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Logo of nihpaAbout Author manuscriptsSubmit a manuscriptHHS Public Access; Author Manuscript; Accepted for publication in peer reviewed journal;
Neuroscience. Author manuscript; available in PMC 2008 April 25.
Published in final edited form as:
PMCID: PMC2336107

Role of IL-6 in Chronic Muscle Hyperalgesic Priming


After recovery from acute muscle pain even minor subsequent muscle use can initiate recurrence of the same mechanical hyperalgesia months or years after the initial injury. We have recently developed a model of this chronic latent hyperalgesia in the rat. In this study, we have examined the possibility that IL-6, an inflammatory mediator produced during acute muscle inflammation, can mediate the production of this chronic latent hyperalgesic state in which subsequent exposure to inflammatory mediators produce a markedly prolonged mechanical hyperalgesia. We now report that intramuscular injection of IL-6 produced mechanical hyperalgesia, lasting several hours, that was prevented by intrathecal injection of antisense to gp130, an IL-6 receptor subunit. Furthermore, following complete recovery from intramuscular IL-6-induced hyperalgesia, intramuscular PGE2 produced a mechanical hyperalgesia that was remarkably prolonged compared to naïve controls, indicating the presence of chronic latent hyperalgesia. This ability of IL-6 to produce chronic latent hyperalgesia was prevented by intrathecal admininstration of antisense for gp130. Furthermore, gp130 antisense also prevented chronic latent hyperalgesia produced by intramuscular injection of the inflammogen, carrageenan. These results identify a role for IL-6 in acute inflammatory muscle pain and as a potential target against which therapies might be directed to treat chronic muscle pain.

Keywords: muscle pain, chronic pain, PGE2, inflammation, gastrocnemius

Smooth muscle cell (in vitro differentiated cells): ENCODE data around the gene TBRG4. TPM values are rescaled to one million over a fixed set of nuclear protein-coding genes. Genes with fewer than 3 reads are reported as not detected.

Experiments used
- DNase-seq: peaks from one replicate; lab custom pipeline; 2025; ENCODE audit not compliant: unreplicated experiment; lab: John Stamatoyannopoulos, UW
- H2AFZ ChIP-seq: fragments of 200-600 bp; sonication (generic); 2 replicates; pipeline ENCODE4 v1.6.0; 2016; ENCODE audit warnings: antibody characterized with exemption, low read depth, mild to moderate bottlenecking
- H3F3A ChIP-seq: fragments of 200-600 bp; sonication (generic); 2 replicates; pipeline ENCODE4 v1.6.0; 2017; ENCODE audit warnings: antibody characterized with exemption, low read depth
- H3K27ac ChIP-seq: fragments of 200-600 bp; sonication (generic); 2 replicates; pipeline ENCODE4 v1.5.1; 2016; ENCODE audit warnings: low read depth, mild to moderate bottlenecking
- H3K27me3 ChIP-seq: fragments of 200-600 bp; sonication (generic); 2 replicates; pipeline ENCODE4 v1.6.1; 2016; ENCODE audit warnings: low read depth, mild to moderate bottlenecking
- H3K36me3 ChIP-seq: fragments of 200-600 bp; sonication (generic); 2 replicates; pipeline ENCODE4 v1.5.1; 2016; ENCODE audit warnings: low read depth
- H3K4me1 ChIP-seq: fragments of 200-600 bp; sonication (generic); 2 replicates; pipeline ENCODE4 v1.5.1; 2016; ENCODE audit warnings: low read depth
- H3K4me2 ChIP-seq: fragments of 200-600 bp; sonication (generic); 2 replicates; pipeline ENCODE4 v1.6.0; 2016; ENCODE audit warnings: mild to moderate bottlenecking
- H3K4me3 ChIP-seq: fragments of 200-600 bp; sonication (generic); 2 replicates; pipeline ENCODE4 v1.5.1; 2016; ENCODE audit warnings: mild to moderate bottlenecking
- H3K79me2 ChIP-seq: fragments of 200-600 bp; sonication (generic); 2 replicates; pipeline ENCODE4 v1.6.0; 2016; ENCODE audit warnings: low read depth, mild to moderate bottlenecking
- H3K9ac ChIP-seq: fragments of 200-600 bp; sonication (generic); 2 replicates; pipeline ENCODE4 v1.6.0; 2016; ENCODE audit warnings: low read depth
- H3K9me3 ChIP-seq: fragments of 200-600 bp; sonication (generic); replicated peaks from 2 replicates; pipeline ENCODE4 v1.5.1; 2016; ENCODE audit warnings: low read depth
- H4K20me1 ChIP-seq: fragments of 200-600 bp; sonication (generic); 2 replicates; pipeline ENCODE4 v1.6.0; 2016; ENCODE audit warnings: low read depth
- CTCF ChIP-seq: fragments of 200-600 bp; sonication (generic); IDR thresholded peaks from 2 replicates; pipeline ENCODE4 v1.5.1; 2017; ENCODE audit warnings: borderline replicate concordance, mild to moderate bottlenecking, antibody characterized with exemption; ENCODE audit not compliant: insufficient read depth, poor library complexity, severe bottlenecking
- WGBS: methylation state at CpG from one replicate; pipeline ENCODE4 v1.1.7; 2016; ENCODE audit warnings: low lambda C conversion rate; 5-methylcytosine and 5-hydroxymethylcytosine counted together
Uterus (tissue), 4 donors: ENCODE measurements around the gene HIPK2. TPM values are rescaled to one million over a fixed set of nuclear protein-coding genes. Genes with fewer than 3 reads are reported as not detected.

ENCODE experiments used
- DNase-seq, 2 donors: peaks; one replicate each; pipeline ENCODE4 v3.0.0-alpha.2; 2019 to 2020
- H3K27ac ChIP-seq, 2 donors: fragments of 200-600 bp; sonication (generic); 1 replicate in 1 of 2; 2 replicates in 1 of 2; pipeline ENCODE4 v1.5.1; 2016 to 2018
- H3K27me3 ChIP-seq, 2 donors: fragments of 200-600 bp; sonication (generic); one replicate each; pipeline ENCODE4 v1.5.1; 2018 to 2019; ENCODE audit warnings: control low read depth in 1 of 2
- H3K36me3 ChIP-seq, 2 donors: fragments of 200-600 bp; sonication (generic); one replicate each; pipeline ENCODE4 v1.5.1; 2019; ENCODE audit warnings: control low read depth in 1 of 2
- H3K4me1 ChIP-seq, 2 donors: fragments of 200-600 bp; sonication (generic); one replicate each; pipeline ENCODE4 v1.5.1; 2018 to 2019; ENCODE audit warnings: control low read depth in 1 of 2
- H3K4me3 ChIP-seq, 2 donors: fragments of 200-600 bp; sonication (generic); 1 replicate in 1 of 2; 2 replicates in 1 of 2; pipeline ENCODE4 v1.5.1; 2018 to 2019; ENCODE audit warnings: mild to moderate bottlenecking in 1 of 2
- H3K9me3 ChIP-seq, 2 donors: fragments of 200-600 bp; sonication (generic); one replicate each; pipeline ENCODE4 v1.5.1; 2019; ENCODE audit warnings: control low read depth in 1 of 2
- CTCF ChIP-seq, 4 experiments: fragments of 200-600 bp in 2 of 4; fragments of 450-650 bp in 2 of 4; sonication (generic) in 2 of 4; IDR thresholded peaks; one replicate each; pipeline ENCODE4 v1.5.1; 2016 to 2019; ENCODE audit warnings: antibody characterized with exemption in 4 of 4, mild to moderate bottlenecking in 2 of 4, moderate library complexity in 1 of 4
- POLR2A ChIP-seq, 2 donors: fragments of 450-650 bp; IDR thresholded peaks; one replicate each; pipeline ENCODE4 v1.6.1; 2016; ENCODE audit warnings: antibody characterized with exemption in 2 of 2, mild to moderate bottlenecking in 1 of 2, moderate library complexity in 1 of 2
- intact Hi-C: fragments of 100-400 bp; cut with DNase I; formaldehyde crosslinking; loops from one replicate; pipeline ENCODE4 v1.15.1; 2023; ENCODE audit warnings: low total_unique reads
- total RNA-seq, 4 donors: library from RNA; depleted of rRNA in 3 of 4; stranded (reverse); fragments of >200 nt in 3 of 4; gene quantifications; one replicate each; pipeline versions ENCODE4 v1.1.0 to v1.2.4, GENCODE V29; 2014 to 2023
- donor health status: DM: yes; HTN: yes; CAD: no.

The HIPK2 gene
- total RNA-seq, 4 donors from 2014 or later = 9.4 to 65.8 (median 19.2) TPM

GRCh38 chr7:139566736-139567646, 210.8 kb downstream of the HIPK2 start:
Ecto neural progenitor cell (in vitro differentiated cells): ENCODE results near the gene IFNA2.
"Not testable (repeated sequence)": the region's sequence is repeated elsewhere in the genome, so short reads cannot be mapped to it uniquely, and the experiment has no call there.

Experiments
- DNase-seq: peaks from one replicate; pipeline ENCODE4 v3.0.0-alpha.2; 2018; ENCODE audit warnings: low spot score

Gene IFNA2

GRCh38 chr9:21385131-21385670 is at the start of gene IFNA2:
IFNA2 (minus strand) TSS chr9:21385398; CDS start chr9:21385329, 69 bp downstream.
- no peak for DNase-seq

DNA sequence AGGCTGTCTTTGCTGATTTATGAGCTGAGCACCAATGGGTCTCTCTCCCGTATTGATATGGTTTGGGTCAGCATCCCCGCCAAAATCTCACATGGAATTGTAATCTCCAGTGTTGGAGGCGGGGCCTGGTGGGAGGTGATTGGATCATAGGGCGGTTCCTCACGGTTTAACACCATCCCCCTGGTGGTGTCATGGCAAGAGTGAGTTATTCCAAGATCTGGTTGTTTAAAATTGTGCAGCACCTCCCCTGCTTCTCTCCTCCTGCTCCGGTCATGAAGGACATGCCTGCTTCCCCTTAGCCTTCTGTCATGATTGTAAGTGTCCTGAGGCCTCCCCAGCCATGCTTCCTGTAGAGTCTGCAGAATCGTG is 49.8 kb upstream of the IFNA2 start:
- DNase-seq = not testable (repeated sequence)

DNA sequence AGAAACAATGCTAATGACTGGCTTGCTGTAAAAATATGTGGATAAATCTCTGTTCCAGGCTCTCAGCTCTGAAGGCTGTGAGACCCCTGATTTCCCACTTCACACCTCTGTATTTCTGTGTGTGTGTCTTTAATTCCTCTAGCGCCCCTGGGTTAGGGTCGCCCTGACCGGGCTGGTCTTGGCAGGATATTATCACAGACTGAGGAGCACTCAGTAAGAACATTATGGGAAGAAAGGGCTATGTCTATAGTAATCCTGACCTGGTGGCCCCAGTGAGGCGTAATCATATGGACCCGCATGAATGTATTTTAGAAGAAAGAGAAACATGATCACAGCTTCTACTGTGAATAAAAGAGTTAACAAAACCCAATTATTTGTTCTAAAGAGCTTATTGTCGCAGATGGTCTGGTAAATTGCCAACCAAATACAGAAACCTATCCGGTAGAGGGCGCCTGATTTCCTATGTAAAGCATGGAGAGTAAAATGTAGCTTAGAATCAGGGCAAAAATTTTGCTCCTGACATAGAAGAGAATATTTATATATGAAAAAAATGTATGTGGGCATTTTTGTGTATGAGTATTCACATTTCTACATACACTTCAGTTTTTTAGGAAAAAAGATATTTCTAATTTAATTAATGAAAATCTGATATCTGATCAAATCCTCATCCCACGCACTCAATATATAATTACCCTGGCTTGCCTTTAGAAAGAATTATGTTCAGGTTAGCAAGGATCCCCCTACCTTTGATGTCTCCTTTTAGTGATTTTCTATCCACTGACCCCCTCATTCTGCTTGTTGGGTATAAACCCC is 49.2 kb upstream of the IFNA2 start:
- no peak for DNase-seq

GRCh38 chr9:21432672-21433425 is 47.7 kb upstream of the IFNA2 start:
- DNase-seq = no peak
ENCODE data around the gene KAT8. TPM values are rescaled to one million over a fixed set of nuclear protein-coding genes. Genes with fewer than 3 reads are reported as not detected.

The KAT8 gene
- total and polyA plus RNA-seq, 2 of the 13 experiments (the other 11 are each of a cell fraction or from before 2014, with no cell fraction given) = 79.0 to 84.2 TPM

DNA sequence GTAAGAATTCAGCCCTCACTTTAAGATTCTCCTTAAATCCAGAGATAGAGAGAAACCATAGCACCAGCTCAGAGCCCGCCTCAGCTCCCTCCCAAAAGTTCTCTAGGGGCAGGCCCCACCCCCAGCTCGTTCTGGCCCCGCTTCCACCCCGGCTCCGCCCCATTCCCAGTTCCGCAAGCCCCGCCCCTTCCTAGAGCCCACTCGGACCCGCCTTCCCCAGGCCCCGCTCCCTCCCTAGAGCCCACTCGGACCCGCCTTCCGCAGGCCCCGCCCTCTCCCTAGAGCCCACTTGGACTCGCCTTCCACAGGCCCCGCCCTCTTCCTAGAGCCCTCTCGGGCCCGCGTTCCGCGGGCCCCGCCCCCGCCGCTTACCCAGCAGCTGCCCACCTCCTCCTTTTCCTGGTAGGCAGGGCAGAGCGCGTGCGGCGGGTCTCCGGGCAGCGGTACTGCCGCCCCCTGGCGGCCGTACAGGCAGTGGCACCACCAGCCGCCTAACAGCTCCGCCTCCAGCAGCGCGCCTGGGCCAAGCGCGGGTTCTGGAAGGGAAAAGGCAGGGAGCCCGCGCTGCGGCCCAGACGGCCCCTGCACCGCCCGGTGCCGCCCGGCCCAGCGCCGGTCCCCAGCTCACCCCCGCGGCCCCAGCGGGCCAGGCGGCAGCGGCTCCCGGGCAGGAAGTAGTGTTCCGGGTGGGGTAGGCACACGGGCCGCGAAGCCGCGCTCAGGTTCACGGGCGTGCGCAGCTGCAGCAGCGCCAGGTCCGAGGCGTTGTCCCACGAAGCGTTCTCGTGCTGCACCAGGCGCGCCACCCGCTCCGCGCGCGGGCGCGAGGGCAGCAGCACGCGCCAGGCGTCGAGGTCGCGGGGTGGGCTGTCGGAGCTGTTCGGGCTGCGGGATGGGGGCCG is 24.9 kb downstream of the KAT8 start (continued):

Repetitive strain or trauma produces muscle inflammation that may lead to pain (Yassi, 1997, Melhorn, 1998, Latko et al., 1999, Stauber, 2004), which may re-emerge months or even years after the initial injury (Tjepkema, 2003). We have previously shown that intradermal administration of carrageenan produces cutaneous hyperalgesia, and following complete recovery of nociceptive threshold, hyperalgesia produced by subsequent administration of inflammatory mediators is significantly longer than that produced in naïve controls (Aley et al., 2000, Dina et al., 2003, Parada et al., 2003b). While we have shown that chronic latent hyperalgesia can be induced in the skin, chronic pain in muscle and other deep somatic tissue is clinically more common and refractory to existing therapies (Mense, 2003). Since chronic muscle pain is believed to be dependent, at least in part, on muscle inflammation (Barr and Barbe, 2002, Stauber, 2004, Sluka et al., 2007), we have recently developed a model of chronic latent muscle hyperalgesia wherein intramuscular administration of carrageenan produces hyperalgesia (lasting ~3 days), and following complete recovery of nociceptive threshold hyperalgesia produced by intramuscular injections of the inflammatory mediator prostaglandin E2 (PGE2) induced mechanical hyperalgesia that was markedly prolonged compared to control animals (Dina, O. et al., submitted). Since the pronociceptive cytokine interleukin (IL) 6 is produced in muscle exposed to carrageenan (Loram et al., 2007), we investigated whether chronic latent muscle hyperalgesia develops following transient inflammation induced by IL-6.

Experimental procedures


Adult male Sprague-Dawley rats (250–275 g at the start of the experiment) were housed in the Animal Care Facility at UCSF, under environmentally controlled conditions (7 am to 7 pm light cycles; 70–74°F) with food and water available ad libitum. Care and use of rats conformed to National Institutes of Health guidelines, and was approved by the UCSF Institutional Animal Care and Use Committee.

Measurement of hyperalgesia

Mechanical nociceptive thresholds were quantified using a digital force transducer (Chatillon, Model DFI2, Amtek Inc., Largo, FL). Rats were lightly restrained in a vented tubular Plexiglas holder with openings that allows easy access to the hind limb. A 6 mm diameter probe attached to the transducer was applied to the gastrocnemius muscle to deliver an increasing compression force, and the nociceptive threshold was defined as the force, in Newtons, at which the rat withdrew its hind leg. Baseline withdrawal threshold was defined as the mean of 2 readings taken at 5-min intervals. Each hind limb is treated as an independent measure and each experimental manipulation was performed on a separate group of rats. All behavioral testing was done between 10 am and 4 pm.